LAS VEGAS, Nev. — On April 23, 1910, Theodore Roosevelt gave what would become one of the most widely quoted speeches of his career. The former president — who left office in 1909 – had spent a year hunting in Central Africa before embarking on a tour of Northern Africa and Europe in 1910, attending events and giving speeches in places like Cairo, Berlin, Naples and Oxford. On April 23, he stopped in Paris at the Sorbonne and before a crowd that included, according to the Edmund Morris biography Colonel Roosevelt, “ministers in court dress, army and navy officers in full uniform, nine hundred students, and an audience of two thousand ticket holders,” Roosevelt delivered a speech called “Citizenship in a Republic,” which, among some, would come to be known as “The Man in the Arena.”
Roosevelt stated, “It is not the critic who counts; not the man who points out how the strong man stumbles, or where the doer of deeds could have done them better. The credit belongs to the man who is actually in the arena, whose face is marred by dust and sweat and blood; who strives valiantly; who errs, who comes short again and again, because there is no effort without error and shortcoming; but who does actually strive to do the deeds; who knows great enthusiasms, the great devotions; who spends himself in a worthy cause; who at the best knows in the end the triumph of high achievement, and who at the worst, if he fails, at least fails while daring greatly, so that his place shall never be with those cold and timid souls who neither know victory nor defeat.”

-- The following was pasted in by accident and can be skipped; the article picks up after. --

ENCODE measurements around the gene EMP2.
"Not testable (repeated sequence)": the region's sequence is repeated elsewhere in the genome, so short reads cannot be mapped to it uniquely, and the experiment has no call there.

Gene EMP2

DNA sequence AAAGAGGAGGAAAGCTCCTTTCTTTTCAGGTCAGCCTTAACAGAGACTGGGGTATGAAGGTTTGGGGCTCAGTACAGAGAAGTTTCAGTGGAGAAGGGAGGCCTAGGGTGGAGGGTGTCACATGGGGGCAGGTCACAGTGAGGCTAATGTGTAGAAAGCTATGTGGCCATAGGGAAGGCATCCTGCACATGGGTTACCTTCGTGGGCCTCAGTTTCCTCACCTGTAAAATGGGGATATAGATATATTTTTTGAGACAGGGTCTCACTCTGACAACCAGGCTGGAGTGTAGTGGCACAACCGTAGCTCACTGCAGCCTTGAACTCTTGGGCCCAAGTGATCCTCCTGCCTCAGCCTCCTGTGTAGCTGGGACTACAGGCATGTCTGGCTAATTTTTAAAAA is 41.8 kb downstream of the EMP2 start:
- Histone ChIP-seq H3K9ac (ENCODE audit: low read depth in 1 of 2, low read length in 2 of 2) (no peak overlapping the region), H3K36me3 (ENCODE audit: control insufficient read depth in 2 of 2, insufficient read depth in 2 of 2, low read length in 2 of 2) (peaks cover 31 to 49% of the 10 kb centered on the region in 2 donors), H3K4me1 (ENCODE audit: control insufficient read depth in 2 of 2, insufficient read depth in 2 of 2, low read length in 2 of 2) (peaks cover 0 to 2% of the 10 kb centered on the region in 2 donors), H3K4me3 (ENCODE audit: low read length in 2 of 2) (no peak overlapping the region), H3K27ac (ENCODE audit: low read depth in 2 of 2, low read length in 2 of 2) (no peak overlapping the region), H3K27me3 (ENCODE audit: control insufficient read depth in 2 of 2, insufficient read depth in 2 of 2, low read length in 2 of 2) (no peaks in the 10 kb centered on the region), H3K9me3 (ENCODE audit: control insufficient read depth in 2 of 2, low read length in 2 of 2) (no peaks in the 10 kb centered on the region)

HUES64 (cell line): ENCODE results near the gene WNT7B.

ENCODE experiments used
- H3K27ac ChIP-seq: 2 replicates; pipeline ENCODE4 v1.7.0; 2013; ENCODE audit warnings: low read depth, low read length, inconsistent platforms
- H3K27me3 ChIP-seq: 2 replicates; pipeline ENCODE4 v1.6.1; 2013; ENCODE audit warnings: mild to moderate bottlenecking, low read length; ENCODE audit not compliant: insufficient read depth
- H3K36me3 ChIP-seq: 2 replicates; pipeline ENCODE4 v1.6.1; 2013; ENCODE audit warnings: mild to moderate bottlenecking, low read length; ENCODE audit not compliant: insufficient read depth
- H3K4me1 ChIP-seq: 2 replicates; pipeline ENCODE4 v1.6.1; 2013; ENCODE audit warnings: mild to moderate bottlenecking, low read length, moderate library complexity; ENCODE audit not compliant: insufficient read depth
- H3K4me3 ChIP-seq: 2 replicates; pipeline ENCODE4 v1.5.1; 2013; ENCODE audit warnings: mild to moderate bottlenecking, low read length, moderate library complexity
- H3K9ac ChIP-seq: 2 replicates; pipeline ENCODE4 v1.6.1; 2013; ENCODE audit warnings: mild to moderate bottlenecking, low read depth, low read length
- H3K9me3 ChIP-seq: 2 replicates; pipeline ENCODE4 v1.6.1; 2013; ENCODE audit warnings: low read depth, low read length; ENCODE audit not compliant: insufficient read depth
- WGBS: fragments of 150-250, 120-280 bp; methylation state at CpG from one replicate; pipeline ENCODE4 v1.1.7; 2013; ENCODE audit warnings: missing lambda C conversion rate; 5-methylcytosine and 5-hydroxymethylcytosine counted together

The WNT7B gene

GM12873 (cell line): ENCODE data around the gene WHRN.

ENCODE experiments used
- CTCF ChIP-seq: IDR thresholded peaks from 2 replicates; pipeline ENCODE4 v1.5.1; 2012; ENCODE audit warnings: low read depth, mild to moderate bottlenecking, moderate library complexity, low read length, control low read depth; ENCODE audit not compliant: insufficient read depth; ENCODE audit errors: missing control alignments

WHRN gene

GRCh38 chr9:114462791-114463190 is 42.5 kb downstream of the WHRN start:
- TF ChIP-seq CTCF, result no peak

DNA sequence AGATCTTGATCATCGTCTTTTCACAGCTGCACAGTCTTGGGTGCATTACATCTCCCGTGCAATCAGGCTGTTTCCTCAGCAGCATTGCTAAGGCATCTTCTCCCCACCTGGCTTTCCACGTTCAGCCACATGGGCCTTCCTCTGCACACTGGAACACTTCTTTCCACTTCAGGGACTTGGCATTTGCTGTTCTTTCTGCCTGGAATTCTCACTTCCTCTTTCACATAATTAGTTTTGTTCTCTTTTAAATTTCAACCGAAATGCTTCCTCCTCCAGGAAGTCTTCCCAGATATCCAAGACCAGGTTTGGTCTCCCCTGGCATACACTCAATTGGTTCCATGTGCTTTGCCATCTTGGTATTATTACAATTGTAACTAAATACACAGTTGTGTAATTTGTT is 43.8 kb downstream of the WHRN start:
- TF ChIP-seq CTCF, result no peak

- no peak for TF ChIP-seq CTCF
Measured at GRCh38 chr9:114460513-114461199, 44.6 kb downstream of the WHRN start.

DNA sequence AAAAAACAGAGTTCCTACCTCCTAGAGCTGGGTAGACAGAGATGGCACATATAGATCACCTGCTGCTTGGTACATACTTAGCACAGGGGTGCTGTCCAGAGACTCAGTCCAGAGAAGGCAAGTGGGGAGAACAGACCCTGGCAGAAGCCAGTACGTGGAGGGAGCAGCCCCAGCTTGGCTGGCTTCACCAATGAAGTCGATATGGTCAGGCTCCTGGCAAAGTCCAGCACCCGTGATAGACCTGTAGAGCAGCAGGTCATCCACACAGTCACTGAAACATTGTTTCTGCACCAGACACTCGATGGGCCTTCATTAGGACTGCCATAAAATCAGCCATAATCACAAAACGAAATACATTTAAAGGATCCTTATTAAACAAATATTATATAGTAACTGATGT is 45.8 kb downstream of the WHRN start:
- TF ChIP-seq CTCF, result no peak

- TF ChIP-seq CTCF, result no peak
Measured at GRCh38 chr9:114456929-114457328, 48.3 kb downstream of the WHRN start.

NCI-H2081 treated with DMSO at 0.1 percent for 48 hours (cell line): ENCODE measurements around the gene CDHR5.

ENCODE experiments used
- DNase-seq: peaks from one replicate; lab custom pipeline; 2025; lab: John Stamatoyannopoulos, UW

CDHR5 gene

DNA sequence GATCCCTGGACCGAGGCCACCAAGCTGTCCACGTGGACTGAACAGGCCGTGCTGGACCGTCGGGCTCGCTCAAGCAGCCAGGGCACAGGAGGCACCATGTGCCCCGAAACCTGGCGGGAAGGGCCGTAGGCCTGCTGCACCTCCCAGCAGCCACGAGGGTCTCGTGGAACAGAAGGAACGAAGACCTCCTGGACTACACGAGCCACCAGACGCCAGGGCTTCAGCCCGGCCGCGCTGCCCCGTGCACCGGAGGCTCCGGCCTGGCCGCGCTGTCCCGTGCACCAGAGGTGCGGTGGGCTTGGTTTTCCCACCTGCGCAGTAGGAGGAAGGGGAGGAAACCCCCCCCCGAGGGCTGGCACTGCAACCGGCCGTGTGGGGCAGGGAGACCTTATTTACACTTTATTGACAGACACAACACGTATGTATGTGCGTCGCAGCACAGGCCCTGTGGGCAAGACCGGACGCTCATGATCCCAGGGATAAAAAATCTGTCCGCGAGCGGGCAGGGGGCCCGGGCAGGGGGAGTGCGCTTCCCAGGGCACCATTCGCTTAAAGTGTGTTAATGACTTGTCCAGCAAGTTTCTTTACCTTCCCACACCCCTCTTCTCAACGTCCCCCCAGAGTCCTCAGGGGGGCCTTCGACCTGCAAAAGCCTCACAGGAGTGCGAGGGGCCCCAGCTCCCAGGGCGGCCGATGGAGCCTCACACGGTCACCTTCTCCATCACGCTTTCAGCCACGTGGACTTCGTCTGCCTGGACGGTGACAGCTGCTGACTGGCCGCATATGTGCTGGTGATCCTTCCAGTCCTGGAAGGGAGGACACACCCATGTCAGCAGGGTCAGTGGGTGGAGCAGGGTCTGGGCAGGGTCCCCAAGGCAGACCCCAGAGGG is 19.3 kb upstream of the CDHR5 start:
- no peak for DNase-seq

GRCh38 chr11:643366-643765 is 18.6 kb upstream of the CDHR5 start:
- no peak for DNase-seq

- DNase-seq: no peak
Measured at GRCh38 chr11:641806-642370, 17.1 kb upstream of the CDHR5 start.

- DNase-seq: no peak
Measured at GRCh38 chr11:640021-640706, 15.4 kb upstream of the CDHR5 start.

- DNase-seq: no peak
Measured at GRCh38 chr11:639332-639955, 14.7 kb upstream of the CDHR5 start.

The past few years have been difficult – a statement which would meet little dispute both inside and outside the world of collegiate sports.
In water polo, the 2020 women’s season came to an abrupt termination. The 2020 men’s season became the Winter 2021 season with a compact number of participating programs and the 2021 women’s season also featured an impacted number of teams as not every institution was able to compete.
For the athletes and coaches, the loss of a season was heartbreaking. For the institutions, it was disappointing. And through it all, the job continued as news stories were churned out by Sports Information Directors across the country in different leagues, programs and sports.
Before I continue, allow me to explain what a Sports Information Director does.
They are the first in and the last out, the brave souls who attempt to compact two hours of competition into Instagram and Facebook posts, a tweet and more often than not a press release/web post/long-form story (yes, long form writing still exists – as unlike dinosaurs those with the ability to tailor the written word in more than 280 characters still remain roaming the plains) for the sake of highlighting the athletes they are tasked to spotlight.
The SID is the Knight of the Keyboard – a man and or woman who is tasked with shielding the name of their institution/conference while telling the story of the athletes whom they are asked to protect and profile.